Kim Walker

My name is Kim Walker. I’m a 43-year-old mother of two. I suppose I’m an intrepid sort of person – having travelled the world extensively – who gets out into it. Though, I have to say, meeting my partner Ben and having children has slowed me down quite a bit.

On February 2 this year, I casually scratched my stomach while stretching and felt a lump. It was big and scary and I knew that it was wrong. An ultrasound the next day showed something was on my liver. I then had a CT scan which came back telling me the lump was benign but my GP (to whom I will be eternally grateful) said, “Let’s just make sure” and sent me to a surgeon. Before long, I was having major surgery.

It was February 27 2015 – the day after my 43rd birthday. The surgeon thought it was a cancer but it wasn’t confirmed until after the liver resection. He got the whole tumor with a good margin and none of the swollen lymph nodes were cancerous so everyone was happy. But then we found out that it was bile duct cancer – which means that I have a 40 percent survival chance over the next five years.

I was just making my way along like anyone else and all of a sudden I have to worry if I will have a life to live at all.  I don’t even think I can communicate clearly how devastating it has been for me, for my family and for all of our friends. I spent the first month or so weeping at the drop of a hat…and I am not a crier, not at all. I felt like I was on the outside of the world looking in. Like I was suddenly locked out of the world that everyone else was living in. I am separate from everyone around me, and I still don’t understand quite how it happened. I feel so sad, and terrified, and so terribly guilty for what my family is being made to go though. It is not just me who has cancer…my whole family has it. We’re all trying to find a way to live with it. Me? I’m just trying to find a way to live.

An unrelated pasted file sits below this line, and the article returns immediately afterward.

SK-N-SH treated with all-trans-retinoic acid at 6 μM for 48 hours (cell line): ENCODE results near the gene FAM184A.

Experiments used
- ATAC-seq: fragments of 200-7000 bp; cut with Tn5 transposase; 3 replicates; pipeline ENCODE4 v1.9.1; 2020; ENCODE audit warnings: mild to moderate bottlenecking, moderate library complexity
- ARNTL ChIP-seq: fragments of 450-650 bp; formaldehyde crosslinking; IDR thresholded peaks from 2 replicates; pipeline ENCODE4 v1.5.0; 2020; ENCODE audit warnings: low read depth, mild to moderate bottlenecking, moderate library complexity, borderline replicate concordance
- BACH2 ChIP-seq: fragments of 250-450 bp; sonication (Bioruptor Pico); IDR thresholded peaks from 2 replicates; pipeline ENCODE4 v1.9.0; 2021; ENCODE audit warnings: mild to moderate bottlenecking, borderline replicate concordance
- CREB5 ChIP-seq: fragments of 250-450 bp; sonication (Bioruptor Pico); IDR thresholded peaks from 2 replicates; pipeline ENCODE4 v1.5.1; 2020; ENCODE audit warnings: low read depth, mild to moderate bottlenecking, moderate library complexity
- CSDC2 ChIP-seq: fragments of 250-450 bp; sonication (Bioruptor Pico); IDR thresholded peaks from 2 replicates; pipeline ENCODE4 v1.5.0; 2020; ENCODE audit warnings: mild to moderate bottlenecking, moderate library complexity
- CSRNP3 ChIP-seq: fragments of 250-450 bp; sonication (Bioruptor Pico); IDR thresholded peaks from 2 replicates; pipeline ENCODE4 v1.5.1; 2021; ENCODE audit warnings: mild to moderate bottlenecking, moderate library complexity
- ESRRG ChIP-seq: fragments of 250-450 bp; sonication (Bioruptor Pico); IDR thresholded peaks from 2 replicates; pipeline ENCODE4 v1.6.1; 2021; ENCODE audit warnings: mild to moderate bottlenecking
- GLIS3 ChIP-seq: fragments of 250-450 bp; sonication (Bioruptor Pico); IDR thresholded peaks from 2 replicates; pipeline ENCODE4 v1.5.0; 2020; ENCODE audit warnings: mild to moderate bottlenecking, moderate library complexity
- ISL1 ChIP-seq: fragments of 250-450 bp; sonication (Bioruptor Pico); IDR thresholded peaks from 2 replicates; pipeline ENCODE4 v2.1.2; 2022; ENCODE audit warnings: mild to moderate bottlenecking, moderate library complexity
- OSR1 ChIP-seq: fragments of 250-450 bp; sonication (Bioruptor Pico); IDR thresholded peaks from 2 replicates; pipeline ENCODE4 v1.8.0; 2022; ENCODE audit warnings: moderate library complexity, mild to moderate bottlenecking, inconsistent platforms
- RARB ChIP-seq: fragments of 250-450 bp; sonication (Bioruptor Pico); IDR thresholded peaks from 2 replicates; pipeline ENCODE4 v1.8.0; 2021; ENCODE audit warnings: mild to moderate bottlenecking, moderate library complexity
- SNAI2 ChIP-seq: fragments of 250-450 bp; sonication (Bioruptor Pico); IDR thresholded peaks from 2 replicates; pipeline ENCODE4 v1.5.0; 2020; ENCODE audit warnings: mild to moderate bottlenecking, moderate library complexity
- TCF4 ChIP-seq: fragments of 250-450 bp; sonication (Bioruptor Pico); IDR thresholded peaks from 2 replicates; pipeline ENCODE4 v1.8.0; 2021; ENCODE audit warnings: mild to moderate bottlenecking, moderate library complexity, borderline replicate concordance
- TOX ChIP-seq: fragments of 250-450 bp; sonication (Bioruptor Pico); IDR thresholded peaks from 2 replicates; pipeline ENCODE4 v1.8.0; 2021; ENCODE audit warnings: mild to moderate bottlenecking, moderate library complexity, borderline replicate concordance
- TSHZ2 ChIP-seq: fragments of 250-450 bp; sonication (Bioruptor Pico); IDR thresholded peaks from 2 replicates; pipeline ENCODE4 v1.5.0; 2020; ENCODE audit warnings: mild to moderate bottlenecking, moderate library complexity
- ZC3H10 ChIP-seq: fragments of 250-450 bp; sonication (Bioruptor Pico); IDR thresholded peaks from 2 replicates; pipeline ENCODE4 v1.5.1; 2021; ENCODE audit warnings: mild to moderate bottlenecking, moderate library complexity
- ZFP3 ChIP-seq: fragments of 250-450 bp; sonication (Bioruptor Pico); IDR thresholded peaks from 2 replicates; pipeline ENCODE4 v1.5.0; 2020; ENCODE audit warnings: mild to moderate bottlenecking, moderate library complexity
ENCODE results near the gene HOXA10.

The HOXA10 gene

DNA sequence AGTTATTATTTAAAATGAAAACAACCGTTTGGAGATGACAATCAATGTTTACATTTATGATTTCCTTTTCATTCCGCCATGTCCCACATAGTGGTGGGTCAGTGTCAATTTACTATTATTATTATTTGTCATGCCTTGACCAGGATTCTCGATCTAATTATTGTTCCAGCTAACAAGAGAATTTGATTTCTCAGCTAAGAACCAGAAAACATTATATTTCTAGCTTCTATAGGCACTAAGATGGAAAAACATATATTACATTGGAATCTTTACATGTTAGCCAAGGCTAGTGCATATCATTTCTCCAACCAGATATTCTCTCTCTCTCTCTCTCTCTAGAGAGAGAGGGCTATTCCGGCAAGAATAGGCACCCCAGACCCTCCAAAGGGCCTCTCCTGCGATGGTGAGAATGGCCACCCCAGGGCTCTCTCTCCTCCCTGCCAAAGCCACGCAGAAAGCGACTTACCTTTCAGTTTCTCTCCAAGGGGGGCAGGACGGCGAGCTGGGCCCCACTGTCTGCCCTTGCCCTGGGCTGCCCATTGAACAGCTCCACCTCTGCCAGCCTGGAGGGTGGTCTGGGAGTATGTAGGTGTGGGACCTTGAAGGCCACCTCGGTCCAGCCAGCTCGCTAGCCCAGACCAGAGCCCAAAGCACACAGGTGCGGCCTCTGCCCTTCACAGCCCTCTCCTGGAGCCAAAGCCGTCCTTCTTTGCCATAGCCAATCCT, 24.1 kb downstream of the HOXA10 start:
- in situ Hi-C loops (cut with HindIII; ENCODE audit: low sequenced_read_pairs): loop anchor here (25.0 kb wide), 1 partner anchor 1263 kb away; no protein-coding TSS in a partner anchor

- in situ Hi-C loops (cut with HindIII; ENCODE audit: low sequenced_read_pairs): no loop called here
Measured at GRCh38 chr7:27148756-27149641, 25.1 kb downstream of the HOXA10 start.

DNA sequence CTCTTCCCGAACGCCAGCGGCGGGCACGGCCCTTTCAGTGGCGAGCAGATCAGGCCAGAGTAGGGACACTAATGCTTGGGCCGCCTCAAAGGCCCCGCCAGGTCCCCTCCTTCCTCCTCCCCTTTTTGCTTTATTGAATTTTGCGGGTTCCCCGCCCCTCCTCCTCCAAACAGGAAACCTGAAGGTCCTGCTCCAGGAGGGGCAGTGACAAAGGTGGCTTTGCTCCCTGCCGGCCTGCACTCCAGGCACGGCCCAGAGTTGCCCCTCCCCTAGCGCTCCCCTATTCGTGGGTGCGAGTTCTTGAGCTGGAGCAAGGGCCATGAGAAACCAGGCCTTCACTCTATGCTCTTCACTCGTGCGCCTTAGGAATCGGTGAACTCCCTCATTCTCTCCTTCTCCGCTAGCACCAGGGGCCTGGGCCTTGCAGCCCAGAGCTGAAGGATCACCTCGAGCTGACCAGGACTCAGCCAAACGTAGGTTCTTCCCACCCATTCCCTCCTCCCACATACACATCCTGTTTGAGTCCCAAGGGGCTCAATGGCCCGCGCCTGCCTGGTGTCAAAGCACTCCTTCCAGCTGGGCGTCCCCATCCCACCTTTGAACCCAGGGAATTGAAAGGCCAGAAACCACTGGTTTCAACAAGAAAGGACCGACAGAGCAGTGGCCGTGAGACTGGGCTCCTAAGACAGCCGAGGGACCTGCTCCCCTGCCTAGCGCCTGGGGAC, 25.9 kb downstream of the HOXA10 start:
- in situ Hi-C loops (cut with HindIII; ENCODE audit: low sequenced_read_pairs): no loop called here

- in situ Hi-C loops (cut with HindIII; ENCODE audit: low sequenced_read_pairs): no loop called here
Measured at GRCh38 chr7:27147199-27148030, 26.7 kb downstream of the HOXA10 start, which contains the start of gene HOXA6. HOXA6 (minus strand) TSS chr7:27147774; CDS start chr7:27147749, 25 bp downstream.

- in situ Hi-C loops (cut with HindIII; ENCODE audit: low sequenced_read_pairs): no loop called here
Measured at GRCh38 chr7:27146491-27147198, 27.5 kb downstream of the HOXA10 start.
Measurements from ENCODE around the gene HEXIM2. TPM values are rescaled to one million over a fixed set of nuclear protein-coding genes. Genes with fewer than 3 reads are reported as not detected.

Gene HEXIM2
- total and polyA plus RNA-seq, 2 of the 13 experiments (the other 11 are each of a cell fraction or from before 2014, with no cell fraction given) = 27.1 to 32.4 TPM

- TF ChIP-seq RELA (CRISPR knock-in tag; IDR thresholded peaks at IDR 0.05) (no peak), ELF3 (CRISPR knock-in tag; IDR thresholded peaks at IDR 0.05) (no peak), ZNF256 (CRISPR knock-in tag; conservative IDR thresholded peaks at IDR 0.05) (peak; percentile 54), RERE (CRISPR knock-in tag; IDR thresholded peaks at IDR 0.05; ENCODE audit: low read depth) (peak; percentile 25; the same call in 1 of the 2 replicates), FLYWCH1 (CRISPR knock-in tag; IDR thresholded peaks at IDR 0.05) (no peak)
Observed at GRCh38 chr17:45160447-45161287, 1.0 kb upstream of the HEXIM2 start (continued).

kim-walker-02 Ben’s employer has been incredibly supportive. They have hired someone to cover his management duties for 6 months, so that he can work from home and be available for us. He’s a great dad and partner and I couldn’t get through any of this without him. It kills me to think that I might die and leave Ben and the kids. It keeps me up at night, this hollow and helpless terror.  But I have to try to get past it and focus on getting well and staying well. The statistics are bad but I don’t have to be a statistic. If there is a survival curve here, I just have to find a way to make sure I am out in front. Some people survive this and I want to be one of them. For my kids’ sake, I need to be one of them.

I wish that no one else will ever find themselves in this situation. It is a horrible place to be and I wouldn’t wish it on anyone. I talk to family and friends honestly and cry when I need to, without shame. I try to laugh as much as possible. And I try to tell myself how lucky I am because, really, there are millions of people in this world who would kill to have the fortunate life I have lived, even the life that I am living now. There are people in fear for their lives and those of their family on a daily basis – from violence, starvation and disease. It doesn’t feel like much at the moment but really I have to be honest and say that I am a very lucky person who just happens to have cancer.

The road ahead will not be easy for the Walker-Cook family however your donation will help fund research and support for people just like them.

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